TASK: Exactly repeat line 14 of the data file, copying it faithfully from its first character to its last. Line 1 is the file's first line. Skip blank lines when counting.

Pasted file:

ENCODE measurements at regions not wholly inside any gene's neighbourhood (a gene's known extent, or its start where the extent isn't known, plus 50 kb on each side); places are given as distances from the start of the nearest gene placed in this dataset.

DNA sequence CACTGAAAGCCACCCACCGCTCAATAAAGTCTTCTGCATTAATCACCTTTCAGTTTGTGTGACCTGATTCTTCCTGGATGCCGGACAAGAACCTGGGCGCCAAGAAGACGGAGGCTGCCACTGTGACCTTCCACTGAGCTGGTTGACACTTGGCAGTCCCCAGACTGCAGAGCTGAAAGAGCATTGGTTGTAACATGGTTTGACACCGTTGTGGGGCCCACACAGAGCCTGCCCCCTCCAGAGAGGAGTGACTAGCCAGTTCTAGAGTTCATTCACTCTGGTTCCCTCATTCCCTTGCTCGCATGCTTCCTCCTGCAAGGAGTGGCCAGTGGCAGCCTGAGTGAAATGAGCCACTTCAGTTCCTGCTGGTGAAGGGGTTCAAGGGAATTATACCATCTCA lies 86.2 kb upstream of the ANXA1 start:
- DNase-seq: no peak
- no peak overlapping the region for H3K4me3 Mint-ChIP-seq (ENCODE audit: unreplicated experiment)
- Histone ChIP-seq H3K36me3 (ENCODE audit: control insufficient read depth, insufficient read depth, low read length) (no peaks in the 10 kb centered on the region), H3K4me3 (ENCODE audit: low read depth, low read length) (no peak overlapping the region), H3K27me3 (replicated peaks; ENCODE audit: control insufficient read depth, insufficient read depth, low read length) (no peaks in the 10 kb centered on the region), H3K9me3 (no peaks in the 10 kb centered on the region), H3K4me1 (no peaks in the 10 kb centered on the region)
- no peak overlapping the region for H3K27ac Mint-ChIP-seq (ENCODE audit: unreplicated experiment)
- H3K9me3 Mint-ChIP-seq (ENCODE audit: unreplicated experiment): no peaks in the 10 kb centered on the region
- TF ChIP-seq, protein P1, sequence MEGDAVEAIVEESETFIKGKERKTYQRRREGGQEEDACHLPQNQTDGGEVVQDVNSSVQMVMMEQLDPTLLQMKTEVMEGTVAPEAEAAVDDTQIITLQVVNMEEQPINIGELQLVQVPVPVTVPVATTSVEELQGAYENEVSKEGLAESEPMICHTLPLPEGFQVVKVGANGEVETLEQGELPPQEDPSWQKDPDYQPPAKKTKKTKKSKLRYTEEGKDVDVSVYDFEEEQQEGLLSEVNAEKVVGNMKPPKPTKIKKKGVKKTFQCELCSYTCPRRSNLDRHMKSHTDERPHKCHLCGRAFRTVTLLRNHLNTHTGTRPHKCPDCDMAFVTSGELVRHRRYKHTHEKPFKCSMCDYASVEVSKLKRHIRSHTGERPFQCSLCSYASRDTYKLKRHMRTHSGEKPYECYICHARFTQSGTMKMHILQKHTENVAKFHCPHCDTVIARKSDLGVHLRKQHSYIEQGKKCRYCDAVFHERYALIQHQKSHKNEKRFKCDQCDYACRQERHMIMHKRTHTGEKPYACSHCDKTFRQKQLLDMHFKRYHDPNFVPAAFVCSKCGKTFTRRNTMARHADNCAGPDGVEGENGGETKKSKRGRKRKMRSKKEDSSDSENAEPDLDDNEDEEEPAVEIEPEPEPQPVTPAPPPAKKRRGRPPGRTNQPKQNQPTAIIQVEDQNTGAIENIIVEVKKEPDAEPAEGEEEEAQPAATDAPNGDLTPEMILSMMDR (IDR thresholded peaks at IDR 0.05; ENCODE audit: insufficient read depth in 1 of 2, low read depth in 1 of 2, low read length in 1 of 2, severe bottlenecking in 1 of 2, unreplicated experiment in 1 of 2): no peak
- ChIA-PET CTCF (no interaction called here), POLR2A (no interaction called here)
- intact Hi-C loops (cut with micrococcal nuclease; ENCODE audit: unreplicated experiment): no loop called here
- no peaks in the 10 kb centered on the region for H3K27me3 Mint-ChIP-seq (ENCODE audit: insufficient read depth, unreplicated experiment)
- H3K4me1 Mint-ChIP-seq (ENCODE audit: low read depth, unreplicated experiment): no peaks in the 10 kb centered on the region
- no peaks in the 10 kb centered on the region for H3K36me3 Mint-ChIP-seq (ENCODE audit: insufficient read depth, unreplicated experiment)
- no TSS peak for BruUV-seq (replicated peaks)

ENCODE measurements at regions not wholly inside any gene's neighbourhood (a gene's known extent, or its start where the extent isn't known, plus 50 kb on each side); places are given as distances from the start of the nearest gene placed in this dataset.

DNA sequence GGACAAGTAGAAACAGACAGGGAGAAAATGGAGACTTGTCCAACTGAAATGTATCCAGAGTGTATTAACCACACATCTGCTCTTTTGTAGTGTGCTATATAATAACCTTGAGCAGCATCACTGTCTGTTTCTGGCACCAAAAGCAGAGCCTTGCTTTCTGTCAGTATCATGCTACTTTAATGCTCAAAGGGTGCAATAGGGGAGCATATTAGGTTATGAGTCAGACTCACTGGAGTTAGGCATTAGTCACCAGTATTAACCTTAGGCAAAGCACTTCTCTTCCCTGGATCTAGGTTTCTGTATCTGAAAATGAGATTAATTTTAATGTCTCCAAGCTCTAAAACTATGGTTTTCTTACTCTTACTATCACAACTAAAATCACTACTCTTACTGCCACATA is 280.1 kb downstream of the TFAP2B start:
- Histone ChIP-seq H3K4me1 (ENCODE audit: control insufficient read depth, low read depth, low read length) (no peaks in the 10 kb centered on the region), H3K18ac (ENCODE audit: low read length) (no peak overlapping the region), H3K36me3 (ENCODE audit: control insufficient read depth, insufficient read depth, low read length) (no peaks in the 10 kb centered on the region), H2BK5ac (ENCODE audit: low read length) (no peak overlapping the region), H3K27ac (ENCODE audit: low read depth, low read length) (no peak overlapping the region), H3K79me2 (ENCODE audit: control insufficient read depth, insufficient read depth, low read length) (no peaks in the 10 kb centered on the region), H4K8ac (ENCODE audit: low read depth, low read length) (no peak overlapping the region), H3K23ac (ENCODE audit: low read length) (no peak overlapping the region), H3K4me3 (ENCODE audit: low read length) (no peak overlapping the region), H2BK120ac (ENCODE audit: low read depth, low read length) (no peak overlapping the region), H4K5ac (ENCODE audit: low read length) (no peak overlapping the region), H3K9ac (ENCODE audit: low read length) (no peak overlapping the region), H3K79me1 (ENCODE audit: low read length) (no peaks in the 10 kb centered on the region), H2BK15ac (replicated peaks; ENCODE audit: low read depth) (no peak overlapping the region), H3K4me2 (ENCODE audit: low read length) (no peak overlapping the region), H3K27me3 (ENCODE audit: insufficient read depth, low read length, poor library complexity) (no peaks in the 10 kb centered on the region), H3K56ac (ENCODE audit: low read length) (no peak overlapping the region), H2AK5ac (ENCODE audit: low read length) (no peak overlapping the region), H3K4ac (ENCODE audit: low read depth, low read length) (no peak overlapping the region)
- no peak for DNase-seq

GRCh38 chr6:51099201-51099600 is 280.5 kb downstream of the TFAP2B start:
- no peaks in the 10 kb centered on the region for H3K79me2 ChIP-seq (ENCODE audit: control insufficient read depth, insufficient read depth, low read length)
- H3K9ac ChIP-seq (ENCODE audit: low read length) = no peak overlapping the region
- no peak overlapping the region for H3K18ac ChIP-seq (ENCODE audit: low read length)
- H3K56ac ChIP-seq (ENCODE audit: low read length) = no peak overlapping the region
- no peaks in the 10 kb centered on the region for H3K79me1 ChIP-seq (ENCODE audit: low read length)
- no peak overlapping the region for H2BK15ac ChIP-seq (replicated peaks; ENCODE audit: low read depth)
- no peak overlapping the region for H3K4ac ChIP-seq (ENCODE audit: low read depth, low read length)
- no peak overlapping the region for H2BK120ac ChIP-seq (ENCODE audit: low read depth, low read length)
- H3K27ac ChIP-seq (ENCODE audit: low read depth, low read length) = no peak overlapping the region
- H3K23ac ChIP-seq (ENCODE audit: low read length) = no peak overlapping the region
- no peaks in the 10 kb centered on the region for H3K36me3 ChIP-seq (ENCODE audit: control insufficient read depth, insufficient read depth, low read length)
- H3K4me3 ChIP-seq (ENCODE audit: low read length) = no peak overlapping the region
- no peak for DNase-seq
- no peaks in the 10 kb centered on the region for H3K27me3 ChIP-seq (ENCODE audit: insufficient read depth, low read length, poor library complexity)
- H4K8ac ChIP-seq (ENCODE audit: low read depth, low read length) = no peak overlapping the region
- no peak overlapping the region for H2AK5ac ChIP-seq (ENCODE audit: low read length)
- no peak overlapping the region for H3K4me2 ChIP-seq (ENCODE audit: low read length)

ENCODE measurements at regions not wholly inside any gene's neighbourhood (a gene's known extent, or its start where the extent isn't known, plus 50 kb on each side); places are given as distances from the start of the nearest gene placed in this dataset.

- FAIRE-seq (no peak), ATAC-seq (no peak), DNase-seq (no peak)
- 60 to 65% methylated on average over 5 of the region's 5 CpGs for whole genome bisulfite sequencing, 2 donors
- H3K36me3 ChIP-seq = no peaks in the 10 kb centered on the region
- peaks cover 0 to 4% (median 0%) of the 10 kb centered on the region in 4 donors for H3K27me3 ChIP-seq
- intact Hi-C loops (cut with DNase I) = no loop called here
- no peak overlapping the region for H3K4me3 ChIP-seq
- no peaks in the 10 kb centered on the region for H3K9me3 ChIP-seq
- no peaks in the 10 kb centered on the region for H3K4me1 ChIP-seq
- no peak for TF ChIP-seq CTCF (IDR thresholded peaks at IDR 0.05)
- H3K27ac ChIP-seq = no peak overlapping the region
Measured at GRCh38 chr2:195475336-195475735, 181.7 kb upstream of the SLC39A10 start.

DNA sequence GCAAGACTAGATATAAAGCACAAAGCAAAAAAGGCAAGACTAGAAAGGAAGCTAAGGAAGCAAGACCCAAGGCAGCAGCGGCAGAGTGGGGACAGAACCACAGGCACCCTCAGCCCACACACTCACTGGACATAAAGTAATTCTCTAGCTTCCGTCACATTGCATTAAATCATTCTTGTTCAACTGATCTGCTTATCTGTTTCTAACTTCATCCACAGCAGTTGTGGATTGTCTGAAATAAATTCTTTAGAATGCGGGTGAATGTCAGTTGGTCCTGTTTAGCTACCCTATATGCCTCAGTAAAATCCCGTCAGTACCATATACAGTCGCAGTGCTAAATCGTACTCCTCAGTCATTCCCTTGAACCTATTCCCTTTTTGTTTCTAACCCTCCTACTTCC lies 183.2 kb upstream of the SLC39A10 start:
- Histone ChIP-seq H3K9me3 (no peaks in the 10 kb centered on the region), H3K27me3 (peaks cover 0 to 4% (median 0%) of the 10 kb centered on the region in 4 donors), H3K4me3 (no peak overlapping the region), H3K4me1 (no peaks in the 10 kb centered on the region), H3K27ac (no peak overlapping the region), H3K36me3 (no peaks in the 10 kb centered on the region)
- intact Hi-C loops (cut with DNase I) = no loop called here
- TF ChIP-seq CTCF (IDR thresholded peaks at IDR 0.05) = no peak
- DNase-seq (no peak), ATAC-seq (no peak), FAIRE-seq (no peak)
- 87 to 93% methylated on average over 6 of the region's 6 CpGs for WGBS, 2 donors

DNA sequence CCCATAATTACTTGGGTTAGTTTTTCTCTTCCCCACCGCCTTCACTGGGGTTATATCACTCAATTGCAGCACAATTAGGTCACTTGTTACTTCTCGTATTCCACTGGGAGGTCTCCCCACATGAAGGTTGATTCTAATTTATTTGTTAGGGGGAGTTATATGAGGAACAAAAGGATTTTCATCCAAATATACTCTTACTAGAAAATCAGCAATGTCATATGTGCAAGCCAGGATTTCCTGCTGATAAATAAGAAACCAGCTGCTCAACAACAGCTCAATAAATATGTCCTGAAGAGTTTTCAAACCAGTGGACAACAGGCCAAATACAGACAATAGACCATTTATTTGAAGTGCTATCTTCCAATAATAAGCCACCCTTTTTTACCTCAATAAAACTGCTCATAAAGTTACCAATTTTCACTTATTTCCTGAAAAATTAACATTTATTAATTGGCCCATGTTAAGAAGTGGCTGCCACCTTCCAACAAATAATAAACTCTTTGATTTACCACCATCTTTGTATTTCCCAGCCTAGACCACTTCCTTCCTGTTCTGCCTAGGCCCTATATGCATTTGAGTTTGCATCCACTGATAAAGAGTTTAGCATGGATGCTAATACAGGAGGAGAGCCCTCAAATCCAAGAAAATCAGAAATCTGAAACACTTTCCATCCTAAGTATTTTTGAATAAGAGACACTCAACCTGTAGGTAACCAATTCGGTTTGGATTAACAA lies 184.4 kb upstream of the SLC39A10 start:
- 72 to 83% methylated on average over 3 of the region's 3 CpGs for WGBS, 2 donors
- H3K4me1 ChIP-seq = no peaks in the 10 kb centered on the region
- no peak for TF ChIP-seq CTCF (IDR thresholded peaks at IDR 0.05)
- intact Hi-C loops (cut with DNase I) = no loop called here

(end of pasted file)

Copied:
- no TSS peak for BruUV-seq (replicated peaks)